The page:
November 1997 Presentation Topic (continued)

The particular question we are interested is the following: Given a wavefront, or the shape of a wave, at a certain time T, how do we predict the wavefront at later times t>T? Huygens' principle states that every point on any wavefront may be considered as a new source of waves, and all the points on any wavefront may be used alternatively with the source to predict any later wavefront. For simplicity we will only consider wave propagation in two dimensions. In this case we can find the wavefront at a later time by drawing a circle of radius t-T centered at each point of the wavefront at time T. The new fronts are the curves which are tangent to the all these circles.

The simplest application of Huygens' principle is when the initial front is just a point. In this case a unique circular wave is formed from that point. This can be seen, for example, when a stone is dropped on a water surface; see figure 1. In this case only one wavefront is formed. The second easiest example is the wavefront corresponding to a straight line. We can imagine the waves that are formed when a rod is dropped on a water surface. Two linear wavefronts are going to form, propagating away and in opposite directions, from the rod. This behavior is illustrated in figure 2. We also illustrate the wavefront evolution in other cases in figures 3 and 4. These pictures correspond to evolutions for short times, i.e., when t-T is small. As we can imagine, the behavior of these wavefronts for large times, except for the first and second ones, can be rather complicated. Our goal is to discuss the behavior of the fronts in figure 3 for large times.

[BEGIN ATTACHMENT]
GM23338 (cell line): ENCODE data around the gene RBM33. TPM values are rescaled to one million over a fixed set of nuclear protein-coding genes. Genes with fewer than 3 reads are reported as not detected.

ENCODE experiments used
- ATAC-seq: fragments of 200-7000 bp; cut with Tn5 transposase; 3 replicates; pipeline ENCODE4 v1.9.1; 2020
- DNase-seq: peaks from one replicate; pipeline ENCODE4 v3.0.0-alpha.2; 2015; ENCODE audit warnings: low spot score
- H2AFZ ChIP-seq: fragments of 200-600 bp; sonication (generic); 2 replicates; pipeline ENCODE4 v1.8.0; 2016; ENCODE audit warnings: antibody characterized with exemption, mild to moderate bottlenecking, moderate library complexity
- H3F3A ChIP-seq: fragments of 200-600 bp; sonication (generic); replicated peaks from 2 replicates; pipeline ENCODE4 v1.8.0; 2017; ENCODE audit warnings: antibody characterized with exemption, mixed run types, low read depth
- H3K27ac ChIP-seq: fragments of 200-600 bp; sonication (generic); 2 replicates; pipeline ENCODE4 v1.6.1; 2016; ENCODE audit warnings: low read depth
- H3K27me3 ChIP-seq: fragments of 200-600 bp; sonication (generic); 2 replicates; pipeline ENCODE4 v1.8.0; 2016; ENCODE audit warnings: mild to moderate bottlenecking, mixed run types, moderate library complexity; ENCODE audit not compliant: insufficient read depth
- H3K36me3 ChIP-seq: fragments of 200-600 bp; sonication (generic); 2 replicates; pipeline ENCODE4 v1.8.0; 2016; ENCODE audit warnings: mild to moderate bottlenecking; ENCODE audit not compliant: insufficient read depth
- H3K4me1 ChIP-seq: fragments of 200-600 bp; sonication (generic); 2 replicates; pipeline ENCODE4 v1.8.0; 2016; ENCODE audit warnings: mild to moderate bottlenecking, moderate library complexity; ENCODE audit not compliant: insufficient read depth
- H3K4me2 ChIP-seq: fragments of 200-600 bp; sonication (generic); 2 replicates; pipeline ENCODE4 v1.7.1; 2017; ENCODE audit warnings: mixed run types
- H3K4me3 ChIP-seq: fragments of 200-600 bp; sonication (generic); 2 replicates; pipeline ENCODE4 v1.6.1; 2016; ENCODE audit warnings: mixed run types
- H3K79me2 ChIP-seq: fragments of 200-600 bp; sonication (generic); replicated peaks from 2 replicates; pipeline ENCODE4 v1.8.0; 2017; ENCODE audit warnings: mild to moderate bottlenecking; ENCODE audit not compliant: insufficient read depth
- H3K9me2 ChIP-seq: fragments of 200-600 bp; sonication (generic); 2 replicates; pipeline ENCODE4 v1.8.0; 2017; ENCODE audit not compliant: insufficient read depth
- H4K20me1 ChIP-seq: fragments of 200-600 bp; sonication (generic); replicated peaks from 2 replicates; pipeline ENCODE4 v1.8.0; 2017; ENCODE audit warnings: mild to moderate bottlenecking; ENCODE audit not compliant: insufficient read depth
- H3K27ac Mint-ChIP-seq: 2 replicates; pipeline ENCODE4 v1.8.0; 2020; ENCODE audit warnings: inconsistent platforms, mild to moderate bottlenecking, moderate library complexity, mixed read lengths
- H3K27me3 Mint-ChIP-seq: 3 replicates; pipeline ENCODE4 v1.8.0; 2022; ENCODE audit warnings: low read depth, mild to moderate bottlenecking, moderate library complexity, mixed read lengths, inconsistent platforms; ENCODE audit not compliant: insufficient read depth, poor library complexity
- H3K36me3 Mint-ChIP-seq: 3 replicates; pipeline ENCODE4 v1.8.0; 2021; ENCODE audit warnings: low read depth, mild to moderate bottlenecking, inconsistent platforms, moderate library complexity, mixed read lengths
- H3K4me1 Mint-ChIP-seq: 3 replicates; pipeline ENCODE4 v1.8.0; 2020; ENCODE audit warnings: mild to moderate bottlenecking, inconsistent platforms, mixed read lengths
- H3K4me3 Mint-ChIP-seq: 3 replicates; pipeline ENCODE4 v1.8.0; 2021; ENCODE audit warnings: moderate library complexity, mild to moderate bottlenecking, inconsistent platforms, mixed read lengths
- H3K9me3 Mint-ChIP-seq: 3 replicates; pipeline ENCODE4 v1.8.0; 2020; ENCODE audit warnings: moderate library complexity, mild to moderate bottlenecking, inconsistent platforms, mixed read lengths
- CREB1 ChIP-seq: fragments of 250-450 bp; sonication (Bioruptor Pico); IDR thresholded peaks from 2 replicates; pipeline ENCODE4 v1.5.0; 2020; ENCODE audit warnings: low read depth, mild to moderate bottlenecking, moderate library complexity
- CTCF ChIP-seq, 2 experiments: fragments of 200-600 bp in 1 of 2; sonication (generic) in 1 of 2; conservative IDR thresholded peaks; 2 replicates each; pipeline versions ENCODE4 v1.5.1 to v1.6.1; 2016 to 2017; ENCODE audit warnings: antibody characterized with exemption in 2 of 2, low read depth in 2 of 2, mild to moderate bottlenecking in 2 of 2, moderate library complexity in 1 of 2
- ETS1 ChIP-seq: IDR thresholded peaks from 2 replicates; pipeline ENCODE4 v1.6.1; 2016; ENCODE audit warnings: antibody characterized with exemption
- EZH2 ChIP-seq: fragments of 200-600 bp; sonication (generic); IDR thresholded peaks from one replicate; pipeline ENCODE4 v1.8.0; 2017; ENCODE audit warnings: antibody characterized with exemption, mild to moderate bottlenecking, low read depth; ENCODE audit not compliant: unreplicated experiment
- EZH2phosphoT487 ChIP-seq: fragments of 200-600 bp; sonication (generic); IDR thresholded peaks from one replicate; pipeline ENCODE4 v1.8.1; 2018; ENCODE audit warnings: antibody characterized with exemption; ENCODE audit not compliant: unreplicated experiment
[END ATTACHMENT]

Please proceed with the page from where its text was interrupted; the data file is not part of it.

Figure 1: PICTURE AVAILABLE IN GRAPHICAL VERSION ONLY

Figure 2: PICTURE AVAILABLE IN GRAPHICAL VERSION ONLY

Figure 3: PICTURE AVAILABLE IN GRAPHICAL VERSION ONLY

Figure 4: PICTURE AVAILABLE IN GRAPHICAL VERSION ONLY

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